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O, my…

Are there any other major pistol companies experiencing KB's with factory fresh ammo besides Glock.... … It just seems like the only KB's that we hear about with premium factory ammo is the Glock......or am I wrong?
That's an excellent question, and one which most of the Kool Aid drinkers continue to ignore.

But the truth of the matter is that virtually all of the Glock kB!s I've tracked occur with commercially re-manufactured or personally (by the shooter/owner) reloaded ammunition, and the ones where "factory new" rounds were involved, the manufacturer was Federal (the pre-November 1995 .40 S&Ws) or American Ammo with their copper-plated projectiles (mostly .45 ACP).

Now, riddle me this… why weren't/haven't pistols of other manufacture experienced similar catastrophic failures with those rounds?

I submit that what we've presented in the Glock kB! FAQ for the past six plus years in valid, albeit not "conclusive" as some of the detractors have attempted to claim we've presented it as:
  1. Glocks of the non-9 X 19mm variety have unsupported chambers.
    [/*:m:wimni2n9]
  2. Some Glocks have the ability to fire out-of-battery enough so that at the point of ignition, even more of the case web is unsupported. [/*:m:wimni2n9]
Now I just received less than an hour ago an abstract of a report which first was mentioned on the G&A Forum (of all places) a year ago in August when a Federal agency started experiencing an alarming number of kB!s with their .40 caliber Glocks. The short form is that the barrels Rockwelled very inconsistently (No big news here! I have a similar lab report regarding the Model 21/Winchester STHP event from 1991 which caused "SPI") and that the Tenifer finish was harder than the steel to which it was applied. (I'm attempting to get the original report which, if I'm successful, will cause such fear and anger among those who genuflect when Gaston's name is mentioned, that I'll probably have to leave the Northern Hemisphere for the next year.)

So, I'm sure that CeePee has some well-rounded thoughts on the subject, as well.
 

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Dean,
Thanks for the insight. I know that at some point in time that Federal strengthened it's 40 cal. brass. Then I guess it would be safe for me to assume that I shouldn't have any problems with any current major mfg. factory ammo. I don't use reloads or lead, only factory ammo and do check my carry rounds for setback.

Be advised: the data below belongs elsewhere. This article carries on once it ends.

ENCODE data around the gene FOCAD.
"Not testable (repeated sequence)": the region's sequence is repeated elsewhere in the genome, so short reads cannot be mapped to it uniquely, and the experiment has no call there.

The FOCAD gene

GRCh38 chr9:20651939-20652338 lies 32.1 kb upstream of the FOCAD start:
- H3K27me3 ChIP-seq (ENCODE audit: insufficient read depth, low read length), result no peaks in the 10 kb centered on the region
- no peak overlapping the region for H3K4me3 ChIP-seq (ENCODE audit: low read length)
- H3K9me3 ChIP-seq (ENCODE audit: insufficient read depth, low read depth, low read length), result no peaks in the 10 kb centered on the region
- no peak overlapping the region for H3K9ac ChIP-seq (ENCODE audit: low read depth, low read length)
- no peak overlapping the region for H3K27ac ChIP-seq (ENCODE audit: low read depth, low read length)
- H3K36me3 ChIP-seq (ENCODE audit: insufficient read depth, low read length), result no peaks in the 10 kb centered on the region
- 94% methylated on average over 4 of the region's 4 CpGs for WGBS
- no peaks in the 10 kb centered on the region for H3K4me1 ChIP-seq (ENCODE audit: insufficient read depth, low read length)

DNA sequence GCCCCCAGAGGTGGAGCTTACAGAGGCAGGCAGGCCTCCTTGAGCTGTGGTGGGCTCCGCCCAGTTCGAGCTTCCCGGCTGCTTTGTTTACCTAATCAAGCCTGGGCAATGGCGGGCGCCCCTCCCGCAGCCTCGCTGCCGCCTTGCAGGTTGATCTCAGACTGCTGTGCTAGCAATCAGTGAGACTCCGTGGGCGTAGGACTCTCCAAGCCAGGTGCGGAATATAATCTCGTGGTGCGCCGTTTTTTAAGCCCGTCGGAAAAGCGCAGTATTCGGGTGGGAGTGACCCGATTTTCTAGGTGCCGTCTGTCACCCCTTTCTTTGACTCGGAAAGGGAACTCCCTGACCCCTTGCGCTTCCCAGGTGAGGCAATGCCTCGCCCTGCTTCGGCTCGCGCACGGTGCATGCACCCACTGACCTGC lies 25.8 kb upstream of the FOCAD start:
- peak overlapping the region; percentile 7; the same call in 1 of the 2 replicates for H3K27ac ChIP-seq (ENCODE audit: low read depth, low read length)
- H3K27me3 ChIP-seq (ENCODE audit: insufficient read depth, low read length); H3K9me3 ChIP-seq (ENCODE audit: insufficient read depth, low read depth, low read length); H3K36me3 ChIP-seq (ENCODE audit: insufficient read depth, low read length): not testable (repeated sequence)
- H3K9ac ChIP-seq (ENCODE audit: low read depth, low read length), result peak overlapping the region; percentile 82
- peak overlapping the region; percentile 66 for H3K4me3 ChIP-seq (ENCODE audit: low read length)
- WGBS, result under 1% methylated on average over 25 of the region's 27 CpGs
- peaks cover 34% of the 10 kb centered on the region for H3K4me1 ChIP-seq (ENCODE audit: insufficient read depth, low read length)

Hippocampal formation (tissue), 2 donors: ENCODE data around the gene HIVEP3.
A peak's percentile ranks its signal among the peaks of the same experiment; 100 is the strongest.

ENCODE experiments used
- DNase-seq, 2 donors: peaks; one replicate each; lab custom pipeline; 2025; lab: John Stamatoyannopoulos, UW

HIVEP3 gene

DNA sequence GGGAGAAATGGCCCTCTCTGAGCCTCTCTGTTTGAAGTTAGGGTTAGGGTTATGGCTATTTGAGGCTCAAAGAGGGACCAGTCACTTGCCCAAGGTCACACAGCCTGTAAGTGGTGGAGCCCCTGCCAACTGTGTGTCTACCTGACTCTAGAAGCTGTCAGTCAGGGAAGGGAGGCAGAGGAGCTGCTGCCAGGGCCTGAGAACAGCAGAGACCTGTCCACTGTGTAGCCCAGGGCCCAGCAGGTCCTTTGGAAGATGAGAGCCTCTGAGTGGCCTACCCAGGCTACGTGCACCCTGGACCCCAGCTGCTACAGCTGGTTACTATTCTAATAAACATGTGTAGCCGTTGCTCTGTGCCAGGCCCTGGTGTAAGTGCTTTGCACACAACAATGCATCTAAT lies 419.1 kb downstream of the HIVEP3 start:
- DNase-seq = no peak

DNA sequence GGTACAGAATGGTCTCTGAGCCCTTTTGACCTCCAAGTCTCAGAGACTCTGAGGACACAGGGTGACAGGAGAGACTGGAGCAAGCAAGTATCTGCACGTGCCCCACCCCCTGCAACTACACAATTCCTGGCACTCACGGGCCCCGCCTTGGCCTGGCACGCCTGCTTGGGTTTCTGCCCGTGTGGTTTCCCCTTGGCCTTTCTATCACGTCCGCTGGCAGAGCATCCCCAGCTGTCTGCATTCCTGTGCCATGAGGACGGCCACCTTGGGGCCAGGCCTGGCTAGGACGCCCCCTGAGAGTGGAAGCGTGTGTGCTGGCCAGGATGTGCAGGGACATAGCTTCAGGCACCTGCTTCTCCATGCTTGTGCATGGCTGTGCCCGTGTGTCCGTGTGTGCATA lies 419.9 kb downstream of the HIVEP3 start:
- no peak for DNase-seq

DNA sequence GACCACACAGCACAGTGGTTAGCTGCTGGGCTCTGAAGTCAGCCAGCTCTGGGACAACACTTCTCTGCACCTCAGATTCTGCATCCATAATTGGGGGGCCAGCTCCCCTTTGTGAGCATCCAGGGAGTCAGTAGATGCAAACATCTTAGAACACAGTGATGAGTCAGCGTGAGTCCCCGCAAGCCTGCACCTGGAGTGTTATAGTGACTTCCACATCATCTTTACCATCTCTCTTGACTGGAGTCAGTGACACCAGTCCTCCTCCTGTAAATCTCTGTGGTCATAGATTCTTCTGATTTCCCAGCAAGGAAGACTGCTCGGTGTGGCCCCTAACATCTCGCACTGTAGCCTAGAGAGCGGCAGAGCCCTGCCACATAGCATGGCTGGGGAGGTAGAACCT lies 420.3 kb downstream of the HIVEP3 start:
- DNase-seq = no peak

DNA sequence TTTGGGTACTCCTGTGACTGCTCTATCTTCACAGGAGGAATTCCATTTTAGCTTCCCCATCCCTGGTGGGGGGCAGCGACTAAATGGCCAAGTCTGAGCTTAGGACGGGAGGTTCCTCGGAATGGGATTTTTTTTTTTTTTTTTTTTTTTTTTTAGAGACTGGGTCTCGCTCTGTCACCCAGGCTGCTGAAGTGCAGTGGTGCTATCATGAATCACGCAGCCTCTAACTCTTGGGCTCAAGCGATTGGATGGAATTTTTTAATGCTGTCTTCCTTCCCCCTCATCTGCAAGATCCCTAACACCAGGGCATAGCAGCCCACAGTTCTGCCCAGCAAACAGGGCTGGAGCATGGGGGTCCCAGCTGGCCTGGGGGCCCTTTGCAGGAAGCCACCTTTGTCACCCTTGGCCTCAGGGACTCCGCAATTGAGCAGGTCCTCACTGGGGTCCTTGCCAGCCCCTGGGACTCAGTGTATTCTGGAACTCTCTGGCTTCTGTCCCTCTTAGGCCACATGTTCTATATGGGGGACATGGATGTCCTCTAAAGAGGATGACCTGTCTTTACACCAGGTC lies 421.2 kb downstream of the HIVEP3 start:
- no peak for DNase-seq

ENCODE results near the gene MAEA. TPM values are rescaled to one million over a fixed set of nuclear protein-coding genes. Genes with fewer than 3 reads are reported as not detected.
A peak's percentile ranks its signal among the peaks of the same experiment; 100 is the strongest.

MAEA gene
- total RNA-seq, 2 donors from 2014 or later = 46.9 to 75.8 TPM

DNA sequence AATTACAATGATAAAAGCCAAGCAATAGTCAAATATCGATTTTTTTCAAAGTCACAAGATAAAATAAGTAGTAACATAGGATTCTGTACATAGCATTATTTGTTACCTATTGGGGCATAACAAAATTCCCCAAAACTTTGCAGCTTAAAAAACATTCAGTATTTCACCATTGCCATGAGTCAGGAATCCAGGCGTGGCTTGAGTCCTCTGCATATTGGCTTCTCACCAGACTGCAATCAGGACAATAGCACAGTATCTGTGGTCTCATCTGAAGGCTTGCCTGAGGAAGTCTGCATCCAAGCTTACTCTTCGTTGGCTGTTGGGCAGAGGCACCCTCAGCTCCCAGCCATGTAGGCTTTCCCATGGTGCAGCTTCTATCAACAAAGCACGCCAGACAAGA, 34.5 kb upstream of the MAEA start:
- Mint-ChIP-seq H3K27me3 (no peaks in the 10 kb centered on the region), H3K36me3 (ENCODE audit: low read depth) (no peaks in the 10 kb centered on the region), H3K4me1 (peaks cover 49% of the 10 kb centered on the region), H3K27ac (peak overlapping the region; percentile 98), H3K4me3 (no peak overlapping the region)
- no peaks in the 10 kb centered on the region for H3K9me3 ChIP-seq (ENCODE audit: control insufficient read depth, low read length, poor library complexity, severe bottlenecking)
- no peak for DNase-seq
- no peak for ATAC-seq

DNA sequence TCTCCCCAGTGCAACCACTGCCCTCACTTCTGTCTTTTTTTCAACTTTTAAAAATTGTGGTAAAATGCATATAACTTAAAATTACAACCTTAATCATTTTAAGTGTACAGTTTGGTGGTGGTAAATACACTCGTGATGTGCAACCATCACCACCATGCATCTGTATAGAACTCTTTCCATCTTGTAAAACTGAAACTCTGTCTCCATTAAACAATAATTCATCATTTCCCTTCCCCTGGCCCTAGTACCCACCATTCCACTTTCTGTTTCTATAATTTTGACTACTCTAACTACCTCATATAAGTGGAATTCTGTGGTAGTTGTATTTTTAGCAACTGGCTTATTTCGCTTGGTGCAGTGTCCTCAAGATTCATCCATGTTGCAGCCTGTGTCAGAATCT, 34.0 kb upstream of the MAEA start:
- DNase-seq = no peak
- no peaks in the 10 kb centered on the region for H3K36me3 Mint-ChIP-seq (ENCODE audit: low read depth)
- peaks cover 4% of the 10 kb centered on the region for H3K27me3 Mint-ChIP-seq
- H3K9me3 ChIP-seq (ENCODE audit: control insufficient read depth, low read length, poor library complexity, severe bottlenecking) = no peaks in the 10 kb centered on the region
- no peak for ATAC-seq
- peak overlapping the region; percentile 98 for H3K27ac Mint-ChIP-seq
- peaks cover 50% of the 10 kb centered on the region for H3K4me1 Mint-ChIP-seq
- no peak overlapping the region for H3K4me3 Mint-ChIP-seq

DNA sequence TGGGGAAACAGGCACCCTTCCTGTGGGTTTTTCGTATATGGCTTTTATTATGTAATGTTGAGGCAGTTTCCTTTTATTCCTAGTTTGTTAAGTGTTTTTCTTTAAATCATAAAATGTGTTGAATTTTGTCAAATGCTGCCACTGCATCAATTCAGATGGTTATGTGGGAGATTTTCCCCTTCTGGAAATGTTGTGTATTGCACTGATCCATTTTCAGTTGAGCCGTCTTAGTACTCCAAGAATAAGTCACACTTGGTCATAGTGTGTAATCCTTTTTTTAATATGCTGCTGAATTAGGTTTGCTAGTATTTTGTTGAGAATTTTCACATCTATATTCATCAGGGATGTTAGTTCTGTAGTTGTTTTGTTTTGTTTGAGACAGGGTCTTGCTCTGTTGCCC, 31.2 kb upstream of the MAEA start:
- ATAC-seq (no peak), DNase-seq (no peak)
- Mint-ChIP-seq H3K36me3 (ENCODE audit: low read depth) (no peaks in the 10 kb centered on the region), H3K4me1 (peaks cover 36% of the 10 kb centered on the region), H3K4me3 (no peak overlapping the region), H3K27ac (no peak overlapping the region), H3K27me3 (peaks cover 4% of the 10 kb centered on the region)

Also, Cee Pee......feel free to join in with your more than valued opinion.
Thanks again,
 

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The short answer is no. To my knowledge no other .40 caliber pistol is having that type of problem.

It is true that Federal- and then everyone- made the web of their cartridge cases thicker. The reason they did is because of the less than adequate support of some Glock barrels. I did quite a bit of measuring and found that there was substantial variation from one barrel to another due- I suppose- to manual polishing of the feed ramp which removed more metal from some than others.

I think that reloaded ammo is a significant factor, but given the bulging that can be seen from new ammo fired in some pistols it makes me wonder if reloading ammo fired in Glocks is worse than others. Of course I also know that there are many more shooters who reload without incident than there are those who have kB events.

I haven't repeated this lately, but during years past I have measured the unsupported case area on a number of new guns at a local gun shop. As I said, there was variation, but my impression is that- overall- things were improved.
 

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Charlie,
Thanks for the reply...I didn't know that everyone increased the thickness of their brass in the web area, I thought just Federal did.
I guess that I can feel reasonably safe using factory ammo in my two Glocks. I can understand the potential problem if a higher than normal round is encountered like a double charge that would probably do damage to other makes as well.
Again, Charlie thanks for your input. It is very much appreciated, and yours also Dean.
Thanks,

Jim